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Women's and Youth

Table 2. Women’s Services and Youth Services - client and centre distribution

Client and centre distribution

Women’s homelessness services work predominantly with women and children escaping family violence. The Salvation Army provides 39 women’s homelessness programs, which account for one quarter (25%) of all Salvation Army homelessness centres nationally. Approximately 4,826 clients (22% of all clients) accessed women’s homelessness services during the period 1 July 2012 to 31 December 2012 (Table 2). Funding for these services also accounted for 22% of all funding nationally, totalling $19.5 million for 12 months (Table 5).

Figure 6

Sex distribution - Women’s services

Sex distribution Women's services

Figure 7

Sex distribution - Youth services

Sex distribution Youth services

Figure 8

Age Distribution - Women’s Services

Age distribution Women's Services

Figure 10

Age Distribution - Youth Services

Age distribution Youth Services

Figure 9

Proportion of clients who identify as Aboriginal and/or Torres Strait Islander - Youth Services

Aboriginal and/or Torres Strait Islander Youth Services

Figure 11

Proportion of clients who identify as Aboriginal and/or Torres Strait Islander - Women’s Services

Aboriginal and/or Torres Strait Islander - Women's Services

Youth homelessness is also a significant issue affecting the Australian community. The Salvation Army provides 40 youth homelessness services, accounting for 26% of all homelessness programs provided by The Salvation Army across Australia. Seven per cent of all clients supported by The Salvation Army during the reporting period accessed youth homelessness services (Table 2). Twenty-six per cent of all homelessness funding, totalling $22million for 12 months, was directed to youth homelessness services (Table 5). The relatively high funding for youth services compared to the volume of clients supported reflects the intense nature of working with vulnerable youth.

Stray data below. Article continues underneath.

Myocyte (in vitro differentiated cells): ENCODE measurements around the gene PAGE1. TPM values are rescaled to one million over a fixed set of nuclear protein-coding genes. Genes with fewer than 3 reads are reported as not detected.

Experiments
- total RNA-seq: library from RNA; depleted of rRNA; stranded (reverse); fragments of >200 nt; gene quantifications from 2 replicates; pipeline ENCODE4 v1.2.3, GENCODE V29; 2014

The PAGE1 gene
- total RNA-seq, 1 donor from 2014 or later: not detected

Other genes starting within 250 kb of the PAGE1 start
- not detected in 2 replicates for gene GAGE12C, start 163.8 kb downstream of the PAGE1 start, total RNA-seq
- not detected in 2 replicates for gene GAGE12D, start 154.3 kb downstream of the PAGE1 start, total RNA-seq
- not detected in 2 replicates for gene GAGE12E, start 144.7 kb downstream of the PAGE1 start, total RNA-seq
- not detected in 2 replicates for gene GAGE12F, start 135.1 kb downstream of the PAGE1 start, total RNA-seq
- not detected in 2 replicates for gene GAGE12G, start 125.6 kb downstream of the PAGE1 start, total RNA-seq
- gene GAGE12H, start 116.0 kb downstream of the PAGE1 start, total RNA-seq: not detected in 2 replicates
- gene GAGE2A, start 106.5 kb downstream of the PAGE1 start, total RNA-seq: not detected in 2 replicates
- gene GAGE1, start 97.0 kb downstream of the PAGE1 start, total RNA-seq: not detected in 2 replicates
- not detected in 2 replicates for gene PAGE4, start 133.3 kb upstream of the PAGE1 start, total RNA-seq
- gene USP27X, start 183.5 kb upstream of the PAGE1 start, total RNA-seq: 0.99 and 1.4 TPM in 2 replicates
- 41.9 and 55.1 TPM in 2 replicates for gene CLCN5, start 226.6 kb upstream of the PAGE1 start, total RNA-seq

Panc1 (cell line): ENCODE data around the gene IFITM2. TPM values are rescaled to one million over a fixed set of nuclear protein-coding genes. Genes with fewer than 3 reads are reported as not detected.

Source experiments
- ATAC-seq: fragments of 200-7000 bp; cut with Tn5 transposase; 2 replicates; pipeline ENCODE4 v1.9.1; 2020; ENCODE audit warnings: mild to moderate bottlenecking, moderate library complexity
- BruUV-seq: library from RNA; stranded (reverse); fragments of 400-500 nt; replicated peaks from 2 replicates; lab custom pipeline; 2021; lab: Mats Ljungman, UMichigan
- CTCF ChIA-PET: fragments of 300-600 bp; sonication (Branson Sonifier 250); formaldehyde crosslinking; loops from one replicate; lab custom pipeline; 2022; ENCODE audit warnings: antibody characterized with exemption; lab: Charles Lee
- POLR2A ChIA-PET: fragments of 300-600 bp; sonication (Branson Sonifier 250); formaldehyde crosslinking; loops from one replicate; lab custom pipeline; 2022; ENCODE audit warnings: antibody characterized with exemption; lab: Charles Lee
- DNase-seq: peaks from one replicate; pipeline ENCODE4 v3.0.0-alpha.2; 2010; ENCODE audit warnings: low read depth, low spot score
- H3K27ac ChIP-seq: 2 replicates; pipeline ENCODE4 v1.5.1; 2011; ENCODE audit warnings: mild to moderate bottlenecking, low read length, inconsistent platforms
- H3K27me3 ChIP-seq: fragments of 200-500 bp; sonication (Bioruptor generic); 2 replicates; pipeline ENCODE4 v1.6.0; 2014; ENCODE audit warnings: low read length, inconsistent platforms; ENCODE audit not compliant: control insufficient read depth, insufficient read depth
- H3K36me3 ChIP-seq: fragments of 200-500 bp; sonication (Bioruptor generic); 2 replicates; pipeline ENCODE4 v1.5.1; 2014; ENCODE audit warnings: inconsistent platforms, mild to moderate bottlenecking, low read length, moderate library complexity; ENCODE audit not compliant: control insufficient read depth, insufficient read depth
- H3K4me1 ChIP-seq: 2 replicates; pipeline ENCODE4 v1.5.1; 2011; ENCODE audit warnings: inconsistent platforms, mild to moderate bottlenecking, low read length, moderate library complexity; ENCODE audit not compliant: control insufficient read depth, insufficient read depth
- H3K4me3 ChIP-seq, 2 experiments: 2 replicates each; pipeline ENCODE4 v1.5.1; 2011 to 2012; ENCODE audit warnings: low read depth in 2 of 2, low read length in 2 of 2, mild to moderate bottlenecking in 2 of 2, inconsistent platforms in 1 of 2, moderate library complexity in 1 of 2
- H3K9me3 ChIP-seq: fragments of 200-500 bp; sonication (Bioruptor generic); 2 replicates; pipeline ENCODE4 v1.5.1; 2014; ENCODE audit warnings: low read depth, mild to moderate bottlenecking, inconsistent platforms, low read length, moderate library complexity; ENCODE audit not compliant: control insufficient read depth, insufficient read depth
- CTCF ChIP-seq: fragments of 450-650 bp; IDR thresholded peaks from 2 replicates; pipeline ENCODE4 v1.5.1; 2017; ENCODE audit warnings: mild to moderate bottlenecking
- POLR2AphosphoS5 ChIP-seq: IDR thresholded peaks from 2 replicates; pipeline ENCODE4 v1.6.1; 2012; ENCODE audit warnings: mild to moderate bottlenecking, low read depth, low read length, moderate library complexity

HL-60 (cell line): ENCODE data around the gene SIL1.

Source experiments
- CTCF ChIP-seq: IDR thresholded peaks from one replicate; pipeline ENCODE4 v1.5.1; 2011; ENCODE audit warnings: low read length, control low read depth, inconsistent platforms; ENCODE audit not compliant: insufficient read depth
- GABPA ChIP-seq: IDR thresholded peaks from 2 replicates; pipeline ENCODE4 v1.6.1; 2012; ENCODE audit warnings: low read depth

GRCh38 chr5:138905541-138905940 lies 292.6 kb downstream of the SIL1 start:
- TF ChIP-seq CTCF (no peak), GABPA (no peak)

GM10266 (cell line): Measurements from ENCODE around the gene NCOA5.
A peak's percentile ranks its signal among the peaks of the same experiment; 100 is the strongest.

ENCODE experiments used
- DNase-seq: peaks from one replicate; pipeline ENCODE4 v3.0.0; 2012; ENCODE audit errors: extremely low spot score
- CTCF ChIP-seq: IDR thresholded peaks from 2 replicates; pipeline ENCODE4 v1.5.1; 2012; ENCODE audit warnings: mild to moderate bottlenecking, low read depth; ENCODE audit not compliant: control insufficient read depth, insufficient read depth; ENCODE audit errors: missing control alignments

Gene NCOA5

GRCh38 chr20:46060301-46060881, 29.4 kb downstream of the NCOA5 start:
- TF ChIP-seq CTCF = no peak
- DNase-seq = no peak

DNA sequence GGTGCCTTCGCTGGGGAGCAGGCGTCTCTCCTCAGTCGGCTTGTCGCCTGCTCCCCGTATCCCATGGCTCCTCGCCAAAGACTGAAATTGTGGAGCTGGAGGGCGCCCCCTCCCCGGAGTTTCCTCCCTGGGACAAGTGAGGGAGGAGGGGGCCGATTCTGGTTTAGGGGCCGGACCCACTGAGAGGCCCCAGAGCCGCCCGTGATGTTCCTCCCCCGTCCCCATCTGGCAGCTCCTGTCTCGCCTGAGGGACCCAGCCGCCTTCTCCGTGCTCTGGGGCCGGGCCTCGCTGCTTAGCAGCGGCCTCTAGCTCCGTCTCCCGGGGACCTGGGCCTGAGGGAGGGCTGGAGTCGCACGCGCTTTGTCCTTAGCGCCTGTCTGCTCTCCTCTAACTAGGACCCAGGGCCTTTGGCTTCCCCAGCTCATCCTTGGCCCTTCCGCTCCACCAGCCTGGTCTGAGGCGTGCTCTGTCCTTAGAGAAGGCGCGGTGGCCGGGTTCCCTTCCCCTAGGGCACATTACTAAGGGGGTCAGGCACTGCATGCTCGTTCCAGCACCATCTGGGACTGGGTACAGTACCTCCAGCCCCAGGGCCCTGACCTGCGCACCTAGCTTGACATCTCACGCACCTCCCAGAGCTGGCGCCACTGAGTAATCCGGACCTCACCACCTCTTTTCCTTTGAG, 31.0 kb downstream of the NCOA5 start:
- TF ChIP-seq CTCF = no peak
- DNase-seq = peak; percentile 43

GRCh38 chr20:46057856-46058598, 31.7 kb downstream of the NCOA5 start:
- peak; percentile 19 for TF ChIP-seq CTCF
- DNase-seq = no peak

Table 3. Accompanying children


Accompanying children

Salvation Army SHS services provided 3,313 support periods to over 2,782 children from July to December 2012 (Table 3). As seen in Figure 8 and Figure 10, 30% of clients accessing women’s homelessness services and 12% of clients accessing youth services were aged under 15. This indicates that a significant proportion of clients accessing women’s and youth homelessness services are accompanying children.The prevalence of children at women’s homelessness services is significant with support periods provided to children by The Salvation Army accounting for 36% of all support periods provided to children. A further 14% of support periods provided to children were through youth homelessness services. The remaining 50% of support periods for children were provided through general homelessness services, indicating that a substantial number of children accompany parents in the general homelessness services.

[16] Male clients accessing women’s services generally represent male accompanying children (although some women’s services provide services for male clients).
[17] Clients over the age of 25 accessing youth services are likely to be parents of supported youth who may have been engaged in family reconciliation services.